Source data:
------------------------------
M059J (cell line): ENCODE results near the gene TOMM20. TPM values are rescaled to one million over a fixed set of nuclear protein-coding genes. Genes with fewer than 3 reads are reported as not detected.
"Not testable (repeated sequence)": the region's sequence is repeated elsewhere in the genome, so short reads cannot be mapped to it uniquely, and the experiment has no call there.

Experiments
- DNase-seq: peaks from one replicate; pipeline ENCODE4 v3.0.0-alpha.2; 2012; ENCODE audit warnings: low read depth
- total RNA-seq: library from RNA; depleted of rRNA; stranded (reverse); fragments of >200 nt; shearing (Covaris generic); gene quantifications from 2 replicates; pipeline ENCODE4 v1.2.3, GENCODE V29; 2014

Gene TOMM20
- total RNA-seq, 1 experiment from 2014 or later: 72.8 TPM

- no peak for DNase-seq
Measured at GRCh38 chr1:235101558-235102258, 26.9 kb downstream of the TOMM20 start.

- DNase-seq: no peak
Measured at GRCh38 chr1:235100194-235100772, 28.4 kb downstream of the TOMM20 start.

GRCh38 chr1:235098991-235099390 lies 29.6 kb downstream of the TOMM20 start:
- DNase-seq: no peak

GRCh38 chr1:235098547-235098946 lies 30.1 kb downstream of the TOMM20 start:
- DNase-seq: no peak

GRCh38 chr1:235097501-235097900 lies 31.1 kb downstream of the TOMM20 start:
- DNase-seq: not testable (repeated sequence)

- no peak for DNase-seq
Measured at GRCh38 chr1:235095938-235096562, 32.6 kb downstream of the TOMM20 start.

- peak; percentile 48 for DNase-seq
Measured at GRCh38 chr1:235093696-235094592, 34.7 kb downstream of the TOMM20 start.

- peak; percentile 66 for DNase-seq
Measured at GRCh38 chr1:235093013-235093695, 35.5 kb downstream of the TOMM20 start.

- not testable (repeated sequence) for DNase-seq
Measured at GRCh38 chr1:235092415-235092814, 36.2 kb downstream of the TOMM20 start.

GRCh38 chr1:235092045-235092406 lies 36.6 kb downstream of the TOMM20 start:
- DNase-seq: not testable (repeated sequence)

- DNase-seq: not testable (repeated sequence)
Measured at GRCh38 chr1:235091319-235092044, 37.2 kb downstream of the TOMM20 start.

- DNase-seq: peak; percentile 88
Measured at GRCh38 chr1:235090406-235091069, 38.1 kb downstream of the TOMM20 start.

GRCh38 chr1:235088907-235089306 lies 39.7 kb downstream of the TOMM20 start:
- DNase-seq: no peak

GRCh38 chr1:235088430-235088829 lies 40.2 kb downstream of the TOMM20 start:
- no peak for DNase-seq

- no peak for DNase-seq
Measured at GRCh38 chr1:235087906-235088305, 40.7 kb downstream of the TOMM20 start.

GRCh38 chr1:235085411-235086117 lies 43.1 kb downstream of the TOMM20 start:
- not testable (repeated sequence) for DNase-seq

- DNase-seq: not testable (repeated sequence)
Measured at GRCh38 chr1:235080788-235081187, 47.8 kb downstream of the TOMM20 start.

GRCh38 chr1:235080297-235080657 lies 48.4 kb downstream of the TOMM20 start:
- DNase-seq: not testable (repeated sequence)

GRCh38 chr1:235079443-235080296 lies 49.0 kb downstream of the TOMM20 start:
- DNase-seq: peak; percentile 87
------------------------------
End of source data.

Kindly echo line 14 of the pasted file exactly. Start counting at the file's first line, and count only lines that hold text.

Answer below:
GRCh38 chr1:235098547-235098946 lies 30.1 kb downstream of the TOMM20 start: